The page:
BY JAMES K. WHITE | OCTOBER 6, 2010
The fine poetry I studied in school
Biologists have unveiled a study that indicates domestic hogs not sent to markets can live for 20 years. The information is slightly surprising, but even more amazing is that the same study indicates that feral hogs not meeting violent ends are quite capable of living 27 years.
In the movie “Romeo + Juliet” starring Leonardo DiCaprio, there is a scene towards the conclusion of the film where Romeo (DiCaprio) lies dead. Somehow it slipped by the editors that the “deceased” Romeo blinked.
In the 1820s the Missouri legislature devised a method to increase population growth and bring a few bucks into the state coffers. A tax law was passed that required bachelor residents to pay a special annual fee. In some instances, I would imagine it was easier to pay the assessment than it was to become espoused.
Amongst the fine poetry I studied in school was one about “Peas porridge hot, peas porridge cold …” and I had wondered what porridge was. I will share that porridge is made by boiling legumes (peas, beans) or grains (oats, wheat, etc.) in milk and/or water. Porridge made from coarsely ground corn yields a Southern favorite known as grits. In what may be a stretched connection: John Wayne won his only “Best Actor” Oscar for a movie entitled “True Grit.”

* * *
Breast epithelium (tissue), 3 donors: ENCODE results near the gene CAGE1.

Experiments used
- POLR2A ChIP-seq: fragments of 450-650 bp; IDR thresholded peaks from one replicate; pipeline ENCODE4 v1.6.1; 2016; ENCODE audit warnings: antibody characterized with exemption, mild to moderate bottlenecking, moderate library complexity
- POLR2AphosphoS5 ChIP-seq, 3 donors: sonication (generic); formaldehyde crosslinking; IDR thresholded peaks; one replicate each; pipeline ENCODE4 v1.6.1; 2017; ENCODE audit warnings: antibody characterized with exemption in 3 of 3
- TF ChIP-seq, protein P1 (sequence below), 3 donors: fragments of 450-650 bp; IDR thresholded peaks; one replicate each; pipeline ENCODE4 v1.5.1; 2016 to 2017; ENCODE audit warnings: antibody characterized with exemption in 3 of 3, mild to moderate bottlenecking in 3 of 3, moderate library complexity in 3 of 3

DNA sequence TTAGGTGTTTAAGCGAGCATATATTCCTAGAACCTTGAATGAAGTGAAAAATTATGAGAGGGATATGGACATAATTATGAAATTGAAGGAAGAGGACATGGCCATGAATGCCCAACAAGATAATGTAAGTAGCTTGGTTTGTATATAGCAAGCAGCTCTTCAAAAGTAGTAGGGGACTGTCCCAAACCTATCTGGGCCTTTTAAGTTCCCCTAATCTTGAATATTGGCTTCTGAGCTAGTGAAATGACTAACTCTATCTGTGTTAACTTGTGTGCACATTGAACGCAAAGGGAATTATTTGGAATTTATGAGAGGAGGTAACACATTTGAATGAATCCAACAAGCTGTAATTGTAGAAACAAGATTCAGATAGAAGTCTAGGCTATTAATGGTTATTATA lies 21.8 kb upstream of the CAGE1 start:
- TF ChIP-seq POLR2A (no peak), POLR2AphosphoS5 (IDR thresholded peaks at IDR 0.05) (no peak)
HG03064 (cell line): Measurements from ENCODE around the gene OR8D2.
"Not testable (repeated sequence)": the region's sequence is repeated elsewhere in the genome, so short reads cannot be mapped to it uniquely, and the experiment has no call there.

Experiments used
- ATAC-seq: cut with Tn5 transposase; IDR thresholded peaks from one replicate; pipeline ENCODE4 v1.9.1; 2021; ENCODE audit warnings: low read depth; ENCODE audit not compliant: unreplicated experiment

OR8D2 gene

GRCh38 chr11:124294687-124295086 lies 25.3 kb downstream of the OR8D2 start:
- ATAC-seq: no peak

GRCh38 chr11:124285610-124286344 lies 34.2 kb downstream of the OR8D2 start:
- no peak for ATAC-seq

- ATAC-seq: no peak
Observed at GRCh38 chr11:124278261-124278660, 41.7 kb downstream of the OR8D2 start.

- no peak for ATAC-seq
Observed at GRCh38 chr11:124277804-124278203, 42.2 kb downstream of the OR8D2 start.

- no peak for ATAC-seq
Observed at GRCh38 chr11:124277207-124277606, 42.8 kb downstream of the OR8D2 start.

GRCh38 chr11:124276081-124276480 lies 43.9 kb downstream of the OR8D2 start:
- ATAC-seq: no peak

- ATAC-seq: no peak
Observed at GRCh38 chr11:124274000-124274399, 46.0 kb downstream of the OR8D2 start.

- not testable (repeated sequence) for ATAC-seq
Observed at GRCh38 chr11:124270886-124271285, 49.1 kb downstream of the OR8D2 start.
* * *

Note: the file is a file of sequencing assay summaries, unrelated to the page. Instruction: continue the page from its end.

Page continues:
Most pianos have 88 keys – 52 are white and 36 are black. I can play a splendid rendition of “Chopsticks” using only the black keys. However, my wife seems unimpressed.
Talk about something totally misnamed – the English horn was not invented in England and it is not a horn. The instrument is a woodwind – somewhat like an oboe (not to be confused with “hobo”).
The first “Frankenstein” movie was produced by Thomas Edison and was released in 1910.
Hollywood star Elizabeth Taylor made her film debut in 1942 in a motion picture entitled “There’s One Born Every Minute.” She was only 10 years old.
During the 1600s, wives in America gave birth to 13 children, on average. A family was considered fortunate when more than half of the children survived until adulthood.
It was in 1690 that Denis Papin introduced the “steam digester.” This invention was later to be called a pressure cooker and launched a new era in food preparation and preservation. Well, I sincerely hope that your place of employment is not known as a “pressure cooker” and that you enjoy a pleasant week. (firstname.lastname@example.org)
Cowboy rules for: Arizona, Texas, Oklahoma, Colorado, New Mexico, Wyoming, Montana, Utah, Idaho, Oregon, Washington and the rest of the Wild West are as follows:
1. Pull your pants up. You look like an idiot.
2. Turn your cap right, your head ain't crooked.
3. Let's get this straight: it's called a 'gravel road.' I drive a pickup truck because I want to. No matter how slow you drive, you're gonna get dust on your Lexus. Drive it or get out of the way.
4. They are cattle. That's why they smell like cattle. They smell like money to us. Get over it. Don't like it? I-10 & I-40 & I-80 go east and west, I-17 & I-15 & I-5 go north and south. Pick one and go.
5. So you have a $60,000 car. We're impressed. We have $250,000 Combines that are driven only 3 weeks a year.
6. Every person in the Wild West waves. It's called being friendly. Try to understand the concept.
7. If that cell phone rings while a bunch of geese/pheasants/ducks/doves are comin' in during a hunt, we WILL shoot it outta your hand. You better hope you don't have it up to your ear at the time.